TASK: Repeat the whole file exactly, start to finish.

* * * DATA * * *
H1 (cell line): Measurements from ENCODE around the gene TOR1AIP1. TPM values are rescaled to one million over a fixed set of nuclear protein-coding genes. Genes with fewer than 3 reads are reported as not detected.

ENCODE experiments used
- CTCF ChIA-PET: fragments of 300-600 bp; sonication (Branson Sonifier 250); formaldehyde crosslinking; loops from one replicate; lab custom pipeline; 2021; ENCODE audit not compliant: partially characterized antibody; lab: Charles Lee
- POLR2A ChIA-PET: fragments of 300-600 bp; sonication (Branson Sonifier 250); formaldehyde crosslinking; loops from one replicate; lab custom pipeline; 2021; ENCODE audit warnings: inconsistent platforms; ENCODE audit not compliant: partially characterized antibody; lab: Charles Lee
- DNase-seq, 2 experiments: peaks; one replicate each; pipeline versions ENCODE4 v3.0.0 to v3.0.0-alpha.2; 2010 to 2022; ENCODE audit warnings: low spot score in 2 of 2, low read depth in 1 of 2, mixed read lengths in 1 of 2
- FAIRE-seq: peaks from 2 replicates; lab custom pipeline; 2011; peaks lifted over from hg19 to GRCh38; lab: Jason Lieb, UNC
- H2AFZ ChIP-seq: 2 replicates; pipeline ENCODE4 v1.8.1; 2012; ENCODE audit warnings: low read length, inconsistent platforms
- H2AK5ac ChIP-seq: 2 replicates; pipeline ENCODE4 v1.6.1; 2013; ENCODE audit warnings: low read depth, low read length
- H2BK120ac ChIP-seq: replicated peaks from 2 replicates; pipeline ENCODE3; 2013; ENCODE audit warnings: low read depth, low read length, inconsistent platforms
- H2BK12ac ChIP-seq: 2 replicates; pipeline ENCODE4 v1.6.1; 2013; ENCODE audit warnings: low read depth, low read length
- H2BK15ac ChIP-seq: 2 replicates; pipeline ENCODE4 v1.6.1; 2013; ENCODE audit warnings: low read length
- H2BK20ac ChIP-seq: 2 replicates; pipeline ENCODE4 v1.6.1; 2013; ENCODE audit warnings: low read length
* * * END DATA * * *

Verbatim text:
H1 (cell line): Measurements from ENCODE around the gene TOR1AIP1. TPM values are rescaled to one million over a fixed set of nuclear protein-coding genes. Genes with fewer than 3 reads are reported as not detected.

ENCODE experiments used
- CTCF ChIA-PET: fragments of 300-600 bp; sonication (Branson Sonifier 250); formaldehyde crosslinking; loops from one replicate; lab custom pipeline; 2021; ENCODE audit not compliant: partially characterized antibody; lab: Charles Lee
- POLR2A ChIA-PET: fragments of 300-600 bp; sonication (Branson Sonifier 250); formaldehyde crosslinking; loops from one replicate; lab custom pipeline; 2021; ENCODE audit warnings: inconsistent platforms; ENCODE audit not compliant: partially characterized antibody; lab: Charles Lee
- DNase-seq, 2 experiments: peaks; one replicate each; pipeline versions ENCODE4 v3.0.0 to v3.0.0-alpha.2; 2010 to 2022; ENCODE audit warnings: low spot score in 2 of 2, low read depth in 1 of 2, mixed read lengths in 1 of 2
- FAIRE-seq: peaks from 2 replicates; lab custom pipeline; 2011; peaks lifted over from hg19 to GRCh38; lab: Jason Lieb, UNC
- H2AFZ ChIP-seq: 2 replicates; pipeline ENCODE4 v1.8.1; 2012; ENCODE audit warnings: low read length, inconsistent platforms
- H2AK5ac ChIP-seq: 2 replicates; pipeline ENCODE4 v1.6.1; 2013; ENCODE audit warnings: low read depth, low read length
- H2BK120ac ChIP-seq: replicated peaks from 2 replicates; pipeline ENCODE3; 2013; ENCODE audit warnings: low read depth, low read length, inconsistent platforms
- H2BK12ac ChIP-seq: 2 replicates; pipeline ENCODE4 v1.6.1; 2013; ENCODE audit warnings: low read depth, low read length
- H2BK15ac ChIP-seq: 2 replicates; pipeline ENCODE4 v1.6.1; 2013; ENCODE audit warnings: low read length
- H2BK20ac ChIP-seq: 2 replicates; pipeline ENCODE4 v1.6.1; 2013; ENCODE audit warnings: low read length